And now I faced that young lord again, only this time there was gray creeping into his hair and beard. And now he was the Rigotamos, the High King of All Britannia, a title more fantasy than reality, as we were more a collection of feuding tribes than a united nation. But Arthur was trying, and much good could be said for that fact alone. We were tied by more than that, though. My cousin, Guinevere, was Arthur's consort.
"These are Lord Doged's lands."
Doged was an old man, a contemporary of Lord Cadwy, who had been dead for many winters, and Ambrosius Aurelianus, the former Rigotamos, who had retired to his fortress in the north, Dinas Emrys. Doged held dominion over a sizable but poor territory in the far west, and he had no heir. But he did control our busiest ports at Trevelgue and Tyntagel. And now, in his last years, he was facing the very real threat of rebellion.
"The two primary factions are led by brothers, Cilydd and Druce," Arthur continued. "Though no one can be certain, this travesty is the work of one or both, I suspect. Doged has sent me word of provisioning raids made on his outlying villages and in the border villages with his neighbors. But until now there has been no killing, just theft."
"Until now," I repeated, glancing back into the lane at the poor dead villagers. "And Doged has no heir, you said."
"No, and that is what has spawned these factions. Doged is old, nearly as old as Merlin. But Doged is not ready to give up his title, and he has recently taken a young wife to give him an heir."
Although the position of Rigotamos was one elected by the lords of the consilium, the nobles from the individual tribes held their rank and titles and land by birth.
"Good fortune to him," I said grimly. "And may it happen soon."
"Don't wish him good luck yet," Arthur countered. "He has married Ysbail, sister of Ysbadden Penkawr."
That spelled trouble. Ysbadden was a minor lord far to the south. Not of noble birth, he held his title by virtue of his sheer size and cruelty. Said to be the tallest man in our lands, taller even than Kay, Ysbadden had recruited his men from among the worst, including Scotti pirates. One day he walked boldly into the former lord's chambers and cut his head off. Emerging, with his retinue of thugs at his back, he thrust the still-dripping head in the air. From that day forth, no one questioned his assumption of power.
I felt a hand on my good arm. It was Arthur, guiding me to my feet. He jerked his head to the side of the lane and Bedevere joined us in the eaves of a roundhouse. Once out of earshot of Morgan and our soldiers, Arthur reached into the leather pouch he wore around his neck.
"Malgwyn, we are in a difficult position here. Aye, a difficult position throughout our lands. That idiot, Lauhiir, set our tin-mining efforts back two years because of his greed. Aircol is a good ally to the north, but he is suffering border incursions from what he thinks are David's men. The Saxons under Aelle have begun to claim the lands around Londinium. The cost of refortifying Castellum Arturius has been much higher than I expected, but it had to be done. Ambrosius has already abandoned his seat to the east of us. He has been urging me to construct a defensive ditch to better guard against the Saxons. And that will cost yet more."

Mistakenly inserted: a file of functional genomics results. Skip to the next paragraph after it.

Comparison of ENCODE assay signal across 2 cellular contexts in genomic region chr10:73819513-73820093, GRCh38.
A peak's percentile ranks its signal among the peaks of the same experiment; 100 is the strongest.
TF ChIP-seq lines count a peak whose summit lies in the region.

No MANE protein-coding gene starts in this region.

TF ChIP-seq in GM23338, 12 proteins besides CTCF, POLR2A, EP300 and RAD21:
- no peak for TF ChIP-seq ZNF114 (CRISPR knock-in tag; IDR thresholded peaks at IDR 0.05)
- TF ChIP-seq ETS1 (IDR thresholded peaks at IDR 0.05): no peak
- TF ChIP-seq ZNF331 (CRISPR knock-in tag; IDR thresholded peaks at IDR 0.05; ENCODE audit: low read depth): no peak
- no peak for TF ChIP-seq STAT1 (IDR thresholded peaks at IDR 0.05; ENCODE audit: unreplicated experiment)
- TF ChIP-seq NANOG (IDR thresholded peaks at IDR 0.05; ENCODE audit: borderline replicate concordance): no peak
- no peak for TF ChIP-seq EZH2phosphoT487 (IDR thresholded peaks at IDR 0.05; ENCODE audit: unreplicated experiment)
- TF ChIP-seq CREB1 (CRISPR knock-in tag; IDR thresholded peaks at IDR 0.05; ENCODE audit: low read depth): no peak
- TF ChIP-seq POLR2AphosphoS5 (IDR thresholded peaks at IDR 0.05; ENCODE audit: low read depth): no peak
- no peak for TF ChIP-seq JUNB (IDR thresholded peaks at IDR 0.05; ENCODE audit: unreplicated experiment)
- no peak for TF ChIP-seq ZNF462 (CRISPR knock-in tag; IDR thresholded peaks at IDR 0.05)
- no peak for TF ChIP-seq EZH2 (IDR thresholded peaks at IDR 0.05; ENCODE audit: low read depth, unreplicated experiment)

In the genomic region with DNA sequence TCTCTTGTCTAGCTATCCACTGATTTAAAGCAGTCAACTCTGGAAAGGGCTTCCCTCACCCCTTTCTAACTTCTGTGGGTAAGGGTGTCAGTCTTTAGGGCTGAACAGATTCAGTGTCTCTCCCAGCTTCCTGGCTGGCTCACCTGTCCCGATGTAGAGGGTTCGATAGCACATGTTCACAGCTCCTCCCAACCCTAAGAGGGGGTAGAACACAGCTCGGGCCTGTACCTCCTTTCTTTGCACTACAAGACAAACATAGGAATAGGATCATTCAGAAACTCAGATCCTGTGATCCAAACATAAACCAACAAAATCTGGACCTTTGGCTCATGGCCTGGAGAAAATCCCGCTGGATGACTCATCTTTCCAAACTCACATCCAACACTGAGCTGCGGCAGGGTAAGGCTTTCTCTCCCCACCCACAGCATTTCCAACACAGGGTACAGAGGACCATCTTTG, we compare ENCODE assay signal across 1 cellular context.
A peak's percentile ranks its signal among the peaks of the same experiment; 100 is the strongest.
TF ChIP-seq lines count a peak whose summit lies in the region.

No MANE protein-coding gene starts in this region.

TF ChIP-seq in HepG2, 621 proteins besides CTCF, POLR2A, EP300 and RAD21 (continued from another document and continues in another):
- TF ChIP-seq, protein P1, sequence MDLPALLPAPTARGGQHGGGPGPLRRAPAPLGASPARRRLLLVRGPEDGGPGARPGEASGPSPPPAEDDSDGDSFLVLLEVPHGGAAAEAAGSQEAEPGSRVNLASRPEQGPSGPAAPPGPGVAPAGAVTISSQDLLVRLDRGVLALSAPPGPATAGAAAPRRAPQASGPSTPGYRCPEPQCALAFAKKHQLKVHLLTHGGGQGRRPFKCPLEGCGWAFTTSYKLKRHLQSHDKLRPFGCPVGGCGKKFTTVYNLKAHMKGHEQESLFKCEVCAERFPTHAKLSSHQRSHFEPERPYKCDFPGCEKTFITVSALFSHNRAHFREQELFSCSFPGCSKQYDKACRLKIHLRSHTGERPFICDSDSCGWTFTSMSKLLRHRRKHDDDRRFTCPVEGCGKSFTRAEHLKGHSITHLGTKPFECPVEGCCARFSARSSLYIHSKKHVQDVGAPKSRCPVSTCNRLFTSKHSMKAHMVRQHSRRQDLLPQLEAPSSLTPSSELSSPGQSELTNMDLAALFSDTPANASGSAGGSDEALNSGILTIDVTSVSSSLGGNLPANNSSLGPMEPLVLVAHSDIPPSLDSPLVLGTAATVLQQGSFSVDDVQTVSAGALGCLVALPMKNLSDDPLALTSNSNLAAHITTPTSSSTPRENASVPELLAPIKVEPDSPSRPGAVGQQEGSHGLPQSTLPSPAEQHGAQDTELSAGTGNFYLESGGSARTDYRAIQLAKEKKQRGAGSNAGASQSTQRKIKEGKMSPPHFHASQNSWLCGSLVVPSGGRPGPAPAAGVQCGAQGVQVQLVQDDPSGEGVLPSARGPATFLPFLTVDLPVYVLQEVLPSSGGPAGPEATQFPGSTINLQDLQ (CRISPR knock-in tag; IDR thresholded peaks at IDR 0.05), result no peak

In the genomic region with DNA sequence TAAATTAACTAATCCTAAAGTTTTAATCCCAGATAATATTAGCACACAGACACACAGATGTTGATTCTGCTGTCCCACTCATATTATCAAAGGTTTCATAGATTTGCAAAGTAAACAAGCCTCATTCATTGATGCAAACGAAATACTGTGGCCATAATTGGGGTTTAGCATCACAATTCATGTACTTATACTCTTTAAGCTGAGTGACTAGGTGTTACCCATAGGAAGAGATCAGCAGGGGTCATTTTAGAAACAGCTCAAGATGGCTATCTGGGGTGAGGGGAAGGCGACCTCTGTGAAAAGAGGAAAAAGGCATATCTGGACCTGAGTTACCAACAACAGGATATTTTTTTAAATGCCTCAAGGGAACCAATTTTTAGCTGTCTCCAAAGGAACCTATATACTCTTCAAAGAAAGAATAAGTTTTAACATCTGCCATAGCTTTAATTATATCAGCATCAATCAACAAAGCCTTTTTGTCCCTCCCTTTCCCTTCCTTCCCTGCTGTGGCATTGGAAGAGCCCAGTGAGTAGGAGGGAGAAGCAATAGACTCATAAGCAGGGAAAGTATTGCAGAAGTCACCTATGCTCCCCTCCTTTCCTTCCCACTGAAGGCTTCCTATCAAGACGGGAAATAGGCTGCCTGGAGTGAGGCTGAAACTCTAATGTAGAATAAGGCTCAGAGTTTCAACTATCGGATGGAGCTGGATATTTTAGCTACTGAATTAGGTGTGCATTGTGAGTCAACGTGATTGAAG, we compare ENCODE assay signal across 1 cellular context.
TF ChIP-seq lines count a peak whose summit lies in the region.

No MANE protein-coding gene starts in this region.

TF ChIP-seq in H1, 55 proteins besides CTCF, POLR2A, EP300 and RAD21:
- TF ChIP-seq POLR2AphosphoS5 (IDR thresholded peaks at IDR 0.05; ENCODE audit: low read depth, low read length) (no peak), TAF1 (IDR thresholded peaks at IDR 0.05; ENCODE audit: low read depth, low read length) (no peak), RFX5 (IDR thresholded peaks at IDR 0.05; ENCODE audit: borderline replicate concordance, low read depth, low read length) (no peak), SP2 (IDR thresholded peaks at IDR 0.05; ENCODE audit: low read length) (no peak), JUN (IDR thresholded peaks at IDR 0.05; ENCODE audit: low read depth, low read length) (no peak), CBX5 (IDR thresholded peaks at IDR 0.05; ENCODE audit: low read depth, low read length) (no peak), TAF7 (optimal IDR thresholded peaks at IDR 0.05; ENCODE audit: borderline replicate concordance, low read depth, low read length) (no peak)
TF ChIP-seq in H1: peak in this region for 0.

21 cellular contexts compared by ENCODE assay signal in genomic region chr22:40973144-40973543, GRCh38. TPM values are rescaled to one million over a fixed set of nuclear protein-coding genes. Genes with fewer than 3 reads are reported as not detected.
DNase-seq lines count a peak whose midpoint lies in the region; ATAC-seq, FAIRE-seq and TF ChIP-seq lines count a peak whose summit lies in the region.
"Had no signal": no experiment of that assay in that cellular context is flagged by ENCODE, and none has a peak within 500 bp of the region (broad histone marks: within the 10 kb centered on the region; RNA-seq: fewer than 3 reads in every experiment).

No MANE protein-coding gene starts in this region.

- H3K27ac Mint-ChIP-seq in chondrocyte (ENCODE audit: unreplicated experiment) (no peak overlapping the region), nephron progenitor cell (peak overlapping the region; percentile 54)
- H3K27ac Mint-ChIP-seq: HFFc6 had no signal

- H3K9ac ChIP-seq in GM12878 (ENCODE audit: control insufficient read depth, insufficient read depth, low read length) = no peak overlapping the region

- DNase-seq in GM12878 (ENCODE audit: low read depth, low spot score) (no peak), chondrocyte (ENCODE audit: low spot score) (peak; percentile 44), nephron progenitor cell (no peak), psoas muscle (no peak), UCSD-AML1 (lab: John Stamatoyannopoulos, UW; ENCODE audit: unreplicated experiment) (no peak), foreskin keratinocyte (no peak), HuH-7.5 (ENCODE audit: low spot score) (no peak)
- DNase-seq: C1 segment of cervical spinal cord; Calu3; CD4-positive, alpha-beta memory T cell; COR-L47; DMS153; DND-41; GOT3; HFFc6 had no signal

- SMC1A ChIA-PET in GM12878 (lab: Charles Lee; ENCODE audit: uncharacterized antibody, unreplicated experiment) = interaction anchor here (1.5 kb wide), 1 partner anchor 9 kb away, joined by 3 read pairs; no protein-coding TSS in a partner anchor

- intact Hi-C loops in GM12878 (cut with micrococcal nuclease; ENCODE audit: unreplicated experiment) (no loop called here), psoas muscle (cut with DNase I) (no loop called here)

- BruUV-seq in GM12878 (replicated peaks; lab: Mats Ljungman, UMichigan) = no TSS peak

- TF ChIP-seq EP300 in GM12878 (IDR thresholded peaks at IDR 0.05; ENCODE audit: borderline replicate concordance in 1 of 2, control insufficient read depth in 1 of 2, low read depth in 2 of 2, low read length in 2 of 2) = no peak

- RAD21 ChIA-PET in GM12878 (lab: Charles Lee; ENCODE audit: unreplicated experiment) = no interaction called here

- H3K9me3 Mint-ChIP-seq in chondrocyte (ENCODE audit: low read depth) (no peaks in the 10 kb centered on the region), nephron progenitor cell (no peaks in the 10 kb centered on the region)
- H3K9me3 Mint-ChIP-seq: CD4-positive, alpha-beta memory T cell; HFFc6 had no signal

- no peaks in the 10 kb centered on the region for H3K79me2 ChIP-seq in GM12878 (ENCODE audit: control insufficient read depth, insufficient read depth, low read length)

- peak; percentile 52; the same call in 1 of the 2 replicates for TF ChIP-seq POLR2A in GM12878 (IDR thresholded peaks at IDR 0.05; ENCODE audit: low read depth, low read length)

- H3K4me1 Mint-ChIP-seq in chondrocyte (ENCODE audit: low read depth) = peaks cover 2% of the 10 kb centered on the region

"And what does Doged have to do with this?"
Arthur reached into a pouch dangling at his side. He looked around quickly, motioned Bedevere in closer, and held his hand out.
In his palm lay four rocks, three of which I knew immediately. One was, plain and simple, agaphite, highly prized for its use in jewelry but rare in our lands. A second was a brown ore of some sort, looking something like a tree turned to rock. I had not seen its like before. The other two needed no explanation; they were the sort of rocks one found near gold.
"Doged sent me these by his fastest rider last night. They were found in his mines near Castellum Dinas."
"I heard no rider enter camp." We had left on this journey the day before and camped on the road that evening.
"You were asleep, and Merlin has told me how dangerous it is to awake you." But Arthur's joke did not ring true. Something beyond this business of Doged and his rocks was bothering the Rigotamos. I shrugged the jest aside.
"Why did you not tell me of this in the morn?" It was not like Arthur to hold information away from his closest advisors.
"I have scarcely had time, Malgwyn," he snapped at me. "And I feared spreading the word that there might be gold in Doged's land. I love my soldiers and trust them, but gold does things to a man's thinking."
I could not argue with that. Men were unpredictable about two things — gold and women. But gold held no allure for me. Not two years before, I had refused a title, lands, and a seat on the consilium, a reward for my service during the recent rebellion. But something in Arthur's manner told me that the temptation of gold was not the only reason for his reticence.
We were interrupted by the diminutive Morgan ap Tud, running with his patrol to rejoin us. His tunic bore the colors of Arthur's service, and his clipped, brown beard was of the old Greek style.
"We found no one alive, Rigotamos," Morgan reported.
"How many dead?"
Morgan paused for a second, pursing his lips. "Thirteen that we found, but there were a handful of blood trails leading off in different directions."
Arthur, Bedevere, and I exchanged swift glances. At least eight roundhouses marked this village. Thirteen souls were too few a number. But had the remainder fled in fear, or had they been taken captive? And, if so, for what purpose? To be sold? To be ransomed? None of these questions had to be voiced; all three of us were thinking them.